Does being more of a father make you less of a man? To a group of committed dads assembled one night in a New Jersey diner, the answer is obvious. Sort of. Paul Haley, 38, a father of two, says women look at him when he walks down the street with his kids. "I think it's admiration," he says. Adam Wolff, also 38--with two kids and one on the way--ponders what it means to be a man. "Is my man-ness about being the breadwinner or being a good father to my kids or something else?" Michael Gerber, 36, father of a 7-month-old, asks, "Do you mean, Do we feel whipped?"
"I'm probably a little whipped," shrugs Lee Roberts, 45. He's a part-time copy editor, married to a full-time journalist, who has stayed home for nine years to raise their two children. "There are definitely some guys who look at me and think, 'What's up with him?' Do I care? Well, I guess I do a little because I just mentioned it," he says. Haley speaks up to reassure him: "Kids remember, man. All that matters is that you're there. Being there is being a man."
But what does it mean, exactly, to be a man these days? Once upon a Darwinian time, a man was the one spearing the woolly mammoth. And it wasn't so long ago that a man was that strong and silent fellow over there at the bar with the dry martini or a cold can of beer--a hardworking guy in a gray flannel suit or blue-collar work shirt. He sired children, yes, but he drew the line at diapering them. He didn't know what to expect when his wife was expecting, he didn't review bottle warmers on his daddy blog, and he most certainly didn't participate in little-girl tea parties. Today's dads plead guilty to all of the above--so what does that make them?
As we fuss and fight over the trials and dilemmas of American mothers, a quiet revolution is occurring in fatherhood. "Men today are far more involved with their families than they have been at virtually any other time in the last century," says Michael Kimmel, author of Manhood in America: A Cultural History. In the late 1970s, sociologists at the University of Michigan found that the average dad spent about a third as much time with his kids as the average mom did. By 2000, that was up to three-fourths. The number of stay-at-home fathers has tripled in the past 10 years. The Census counts less than 200,000, but those studying the phenomenon say it's probably 10 times that number. Fathers' style of parenting has changed too. Men hug their kids more, help with homework more, tell kids they love them more. Or, as sociologist Scott Coltrane of the University of California, Riverside, says, "Fathers are beginning to look more like mothers."
Many dads are challenging old definitions of manliness. "Masculinity has traditionally been associated with work and work-related success, with competition, power, prestige, dominance over women, restrictive emotionality--that's a big one," says Aaron Rochlen, an associate professor of psychology at the University of Texas who studies fatherhood and masculinity. "But a good parent needs to be expressive, patient, emotional, not money oriented." Though many fathers still cleave to the old archetype, Rochlen's study finds that those who don't are happier. Other research shows that fathers who stop being men of the old mold have better-adjusted children, better marriages and better work lives--better physical and mental health, even. "Basically," says Rochlen, "masculinity is bad for you."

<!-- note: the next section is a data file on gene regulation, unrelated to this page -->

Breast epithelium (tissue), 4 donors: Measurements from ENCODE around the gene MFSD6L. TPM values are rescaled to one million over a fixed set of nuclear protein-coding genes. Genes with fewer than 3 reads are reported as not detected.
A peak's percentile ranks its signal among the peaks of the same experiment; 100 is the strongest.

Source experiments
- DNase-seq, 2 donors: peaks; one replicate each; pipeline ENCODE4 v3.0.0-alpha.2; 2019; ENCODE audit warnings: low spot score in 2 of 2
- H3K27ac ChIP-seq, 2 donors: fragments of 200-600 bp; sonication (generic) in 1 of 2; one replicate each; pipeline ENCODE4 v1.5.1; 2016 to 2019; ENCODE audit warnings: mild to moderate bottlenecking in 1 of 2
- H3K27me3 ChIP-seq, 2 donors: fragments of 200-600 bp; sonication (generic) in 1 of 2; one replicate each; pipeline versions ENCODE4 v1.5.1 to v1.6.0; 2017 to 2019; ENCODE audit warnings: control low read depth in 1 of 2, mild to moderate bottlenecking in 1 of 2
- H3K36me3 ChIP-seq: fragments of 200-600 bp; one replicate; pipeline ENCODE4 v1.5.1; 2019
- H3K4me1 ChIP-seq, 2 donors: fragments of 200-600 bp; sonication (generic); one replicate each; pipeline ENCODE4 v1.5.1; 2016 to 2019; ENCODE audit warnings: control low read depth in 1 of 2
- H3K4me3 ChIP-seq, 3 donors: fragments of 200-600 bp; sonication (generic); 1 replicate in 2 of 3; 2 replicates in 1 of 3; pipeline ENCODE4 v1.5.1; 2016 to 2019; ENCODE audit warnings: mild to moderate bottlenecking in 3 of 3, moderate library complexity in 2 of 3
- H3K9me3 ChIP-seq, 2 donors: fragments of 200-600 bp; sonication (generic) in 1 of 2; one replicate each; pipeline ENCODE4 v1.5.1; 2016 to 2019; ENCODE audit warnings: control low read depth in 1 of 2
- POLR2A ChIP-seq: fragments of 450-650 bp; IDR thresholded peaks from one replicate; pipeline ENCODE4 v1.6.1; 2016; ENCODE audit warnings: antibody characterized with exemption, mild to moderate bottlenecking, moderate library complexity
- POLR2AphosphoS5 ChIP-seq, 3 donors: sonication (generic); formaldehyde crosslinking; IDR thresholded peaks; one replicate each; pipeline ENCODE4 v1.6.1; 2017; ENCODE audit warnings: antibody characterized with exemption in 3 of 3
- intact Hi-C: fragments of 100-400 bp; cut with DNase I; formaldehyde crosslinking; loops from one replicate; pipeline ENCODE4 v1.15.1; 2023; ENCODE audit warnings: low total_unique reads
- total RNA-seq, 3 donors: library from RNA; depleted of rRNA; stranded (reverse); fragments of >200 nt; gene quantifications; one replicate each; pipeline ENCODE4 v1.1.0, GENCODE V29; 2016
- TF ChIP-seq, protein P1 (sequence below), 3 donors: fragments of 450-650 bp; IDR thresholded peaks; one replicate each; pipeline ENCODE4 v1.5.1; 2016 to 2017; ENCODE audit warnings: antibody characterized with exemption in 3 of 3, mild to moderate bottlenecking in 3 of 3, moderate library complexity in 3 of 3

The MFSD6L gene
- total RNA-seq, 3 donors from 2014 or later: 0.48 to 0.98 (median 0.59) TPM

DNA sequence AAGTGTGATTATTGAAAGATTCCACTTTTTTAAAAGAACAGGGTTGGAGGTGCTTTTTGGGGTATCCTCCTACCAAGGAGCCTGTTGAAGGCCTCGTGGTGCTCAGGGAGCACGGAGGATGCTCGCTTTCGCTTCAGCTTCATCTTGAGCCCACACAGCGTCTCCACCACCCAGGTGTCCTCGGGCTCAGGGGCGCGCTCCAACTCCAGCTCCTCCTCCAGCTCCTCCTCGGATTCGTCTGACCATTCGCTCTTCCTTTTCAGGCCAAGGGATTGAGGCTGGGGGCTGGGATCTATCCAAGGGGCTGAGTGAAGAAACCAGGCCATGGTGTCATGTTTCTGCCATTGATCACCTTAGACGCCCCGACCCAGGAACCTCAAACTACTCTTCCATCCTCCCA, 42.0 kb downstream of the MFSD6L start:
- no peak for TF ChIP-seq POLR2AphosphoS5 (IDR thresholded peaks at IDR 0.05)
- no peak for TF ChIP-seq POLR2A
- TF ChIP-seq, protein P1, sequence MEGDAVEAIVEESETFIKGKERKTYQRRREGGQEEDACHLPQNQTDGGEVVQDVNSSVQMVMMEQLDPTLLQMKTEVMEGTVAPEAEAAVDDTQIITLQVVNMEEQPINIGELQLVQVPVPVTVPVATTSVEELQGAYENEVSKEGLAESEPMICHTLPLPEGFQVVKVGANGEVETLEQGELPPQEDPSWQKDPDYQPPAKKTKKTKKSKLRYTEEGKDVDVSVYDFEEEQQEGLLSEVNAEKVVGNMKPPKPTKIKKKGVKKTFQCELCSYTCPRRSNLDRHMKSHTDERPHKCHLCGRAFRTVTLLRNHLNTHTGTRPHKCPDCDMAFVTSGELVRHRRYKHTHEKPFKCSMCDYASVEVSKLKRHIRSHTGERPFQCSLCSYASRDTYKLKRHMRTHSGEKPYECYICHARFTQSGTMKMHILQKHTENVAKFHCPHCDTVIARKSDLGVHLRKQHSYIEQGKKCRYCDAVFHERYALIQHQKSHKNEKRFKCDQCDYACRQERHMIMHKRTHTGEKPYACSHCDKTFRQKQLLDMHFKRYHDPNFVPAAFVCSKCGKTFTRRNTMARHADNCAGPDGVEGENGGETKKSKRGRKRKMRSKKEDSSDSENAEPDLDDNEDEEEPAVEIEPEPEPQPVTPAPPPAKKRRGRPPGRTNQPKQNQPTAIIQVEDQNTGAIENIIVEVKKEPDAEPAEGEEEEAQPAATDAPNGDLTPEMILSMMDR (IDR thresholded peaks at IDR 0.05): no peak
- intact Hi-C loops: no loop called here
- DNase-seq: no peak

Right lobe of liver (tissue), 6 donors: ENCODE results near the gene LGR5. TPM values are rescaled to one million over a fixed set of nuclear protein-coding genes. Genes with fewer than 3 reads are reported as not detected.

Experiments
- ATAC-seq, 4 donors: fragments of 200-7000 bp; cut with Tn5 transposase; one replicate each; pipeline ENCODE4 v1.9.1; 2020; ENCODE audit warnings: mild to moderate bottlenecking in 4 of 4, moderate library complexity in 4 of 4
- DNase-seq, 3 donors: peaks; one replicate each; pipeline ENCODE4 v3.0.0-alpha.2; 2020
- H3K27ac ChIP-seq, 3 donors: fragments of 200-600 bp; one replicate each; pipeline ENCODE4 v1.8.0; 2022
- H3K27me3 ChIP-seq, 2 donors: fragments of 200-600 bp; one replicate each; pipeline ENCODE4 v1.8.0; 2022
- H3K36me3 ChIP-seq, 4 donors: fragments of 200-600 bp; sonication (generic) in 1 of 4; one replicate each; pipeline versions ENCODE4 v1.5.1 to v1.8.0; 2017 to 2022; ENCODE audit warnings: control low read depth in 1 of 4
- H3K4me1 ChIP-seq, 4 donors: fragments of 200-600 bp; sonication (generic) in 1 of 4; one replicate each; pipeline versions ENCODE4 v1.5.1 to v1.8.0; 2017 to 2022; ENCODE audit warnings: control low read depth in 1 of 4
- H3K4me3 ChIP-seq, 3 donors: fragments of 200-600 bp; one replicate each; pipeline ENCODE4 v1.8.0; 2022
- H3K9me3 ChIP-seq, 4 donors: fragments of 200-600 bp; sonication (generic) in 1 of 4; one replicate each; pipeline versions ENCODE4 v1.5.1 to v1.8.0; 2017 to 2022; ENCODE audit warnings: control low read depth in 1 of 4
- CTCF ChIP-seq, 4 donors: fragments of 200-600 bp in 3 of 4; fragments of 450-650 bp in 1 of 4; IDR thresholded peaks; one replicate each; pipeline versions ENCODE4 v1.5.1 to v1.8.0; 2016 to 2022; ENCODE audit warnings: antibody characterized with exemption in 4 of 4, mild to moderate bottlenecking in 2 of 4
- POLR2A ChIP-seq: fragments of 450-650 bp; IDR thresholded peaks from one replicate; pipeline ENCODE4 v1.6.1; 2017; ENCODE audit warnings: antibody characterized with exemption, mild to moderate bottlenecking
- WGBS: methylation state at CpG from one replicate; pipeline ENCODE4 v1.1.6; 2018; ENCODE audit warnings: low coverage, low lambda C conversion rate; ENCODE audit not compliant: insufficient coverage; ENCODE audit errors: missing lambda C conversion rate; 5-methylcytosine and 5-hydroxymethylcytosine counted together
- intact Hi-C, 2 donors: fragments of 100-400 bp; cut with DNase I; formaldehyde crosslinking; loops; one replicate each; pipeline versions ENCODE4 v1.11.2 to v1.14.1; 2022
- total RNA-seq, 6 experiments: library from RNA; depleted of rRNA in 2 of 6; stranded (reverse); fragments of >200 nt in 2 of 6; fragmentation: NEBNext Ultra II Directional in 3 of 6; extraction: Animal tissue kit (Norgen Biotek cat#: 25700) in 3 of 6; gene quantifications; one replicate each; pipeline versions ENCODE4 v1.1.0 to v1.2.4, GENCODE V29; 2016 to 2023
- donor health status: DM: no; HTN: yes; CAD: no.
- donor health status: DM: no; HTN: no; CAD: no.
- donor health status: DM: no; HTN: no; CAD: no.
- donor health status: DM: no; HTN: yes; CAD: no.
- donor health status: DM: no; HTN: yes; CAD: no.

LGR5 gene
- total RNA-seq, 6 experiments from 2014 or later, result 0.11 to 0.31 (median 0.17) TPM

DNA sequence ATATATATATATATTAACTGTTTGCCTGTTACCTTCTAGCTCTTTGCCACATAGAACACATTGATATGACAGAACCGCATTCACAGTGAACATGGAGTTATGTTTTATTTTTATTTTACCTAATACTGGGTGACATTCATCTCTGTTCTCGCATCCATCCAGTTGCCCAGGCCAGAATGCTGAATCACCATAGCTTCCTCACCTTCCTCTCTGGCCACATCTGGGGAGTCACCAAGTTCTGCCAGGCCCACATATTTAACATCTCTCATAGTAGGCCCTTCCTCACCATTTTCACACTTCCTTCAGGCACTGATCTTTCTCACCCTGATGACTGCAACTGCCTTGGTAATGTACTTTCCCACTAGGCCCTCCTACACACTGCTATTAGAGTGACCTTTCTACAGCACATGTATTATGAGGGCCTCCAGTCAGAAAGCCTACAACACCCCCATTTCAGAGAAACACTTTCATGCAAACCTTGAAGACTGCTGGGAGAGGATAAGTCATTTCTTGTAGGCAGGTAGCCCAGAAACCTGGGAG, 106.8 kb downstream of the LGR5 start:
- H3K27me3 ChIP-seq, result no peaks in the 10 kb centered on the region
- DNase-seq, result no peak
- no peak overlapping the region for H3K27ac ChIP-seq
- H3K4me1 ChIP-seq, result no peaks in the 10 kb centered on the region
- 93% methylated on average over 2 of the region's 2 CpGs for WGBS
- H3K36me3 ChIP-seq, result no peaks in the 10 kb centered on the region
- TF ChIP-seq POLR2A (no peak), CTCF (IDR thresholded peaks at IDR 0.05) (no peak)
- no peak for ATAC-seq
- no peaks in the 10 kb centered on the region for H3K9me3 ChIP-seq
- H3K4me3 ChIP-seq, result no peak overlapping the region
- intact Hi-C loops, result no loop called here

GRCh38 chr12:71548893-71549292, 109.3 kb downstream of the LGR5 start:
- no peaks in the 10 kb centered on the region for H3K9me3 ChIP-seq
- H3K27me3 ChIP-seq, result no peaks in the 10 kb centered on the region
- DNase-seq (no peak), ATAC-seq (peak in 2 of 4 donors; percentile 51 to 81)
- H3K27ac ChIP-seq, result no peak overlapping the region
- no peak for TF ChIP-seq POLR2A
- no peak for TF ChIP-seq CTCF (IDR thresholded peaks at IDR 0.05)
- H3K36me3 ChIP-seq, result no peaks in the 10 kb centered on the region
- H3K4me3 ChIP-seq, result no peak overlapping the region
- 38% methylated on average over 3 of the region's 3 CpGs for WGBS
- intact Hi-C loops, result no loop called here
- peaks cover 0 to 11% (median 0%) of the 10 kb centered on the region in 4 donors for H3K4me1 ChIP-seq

So are sugar doughnuts and beer bongs, and men hate to let go of those too. Women forced the revolution by staging one of their own: in the 1970s they began storming into the workforce, making it harder for men to shirk child care. What's more, they showed their sons that it's possible to both work and parent. Economic forces were at work as well: for the entire 20th century, every successive generation of American men could expect to do better financially than their dads--that is, until Generation X. According to a study by the Pew Charitable Trusts, the median income for a man in his 30s in 2004 was 12% lower than it was in 1974, once adjusted for inflation. Men were forced to relinquish sole-breadwinner status for their households to stay afloat.
But how to forge a new idea of manhood for this brave new two-income world? Hollywood hasn't been much help. From Michael Keaton in the 1983 movie Mr. Mom to Adam Sandler in Big Daddy (1999) to Eddie Murphy in Daddy Day Care (2003), the sight of a man caught in the act of parenting has been a reliable laugh getter--always a good indicator of what the culture considers uncomfortable material. For every Pursuit of Happyness, there's a movie like this summer's Knocked Up, which plays not so much as a tribute to fatherhood as an effort by men to convince themselves that fatherhood is all right--and the movie's happy ending is the least plausible thing about it. One show at least managed to capture the tension: What were those seven seasons of The Sopranos about if not a man fighting to reconcile the tender pangs of a caring, new-style father with the old-school masculine ideals of violence and stoicism--not to mention the psychological damage wreaked on him by his own old-school father?
Society hasn't made it easy for newly evolved dads to feel manly either. In Rochlen's study of stay-at-home dads, those who scored low on measures of traditional masculinity professed higher degrees of happiness in their roles--as well as in their marriages, with their children and with their health. But even they worried about how the rest of the world viewed their choice--with some reason. "There's definitely a stigma out there," says Rochlen. "The dads tell stories about mothers on the playground looking at them like they're child molesters or losers."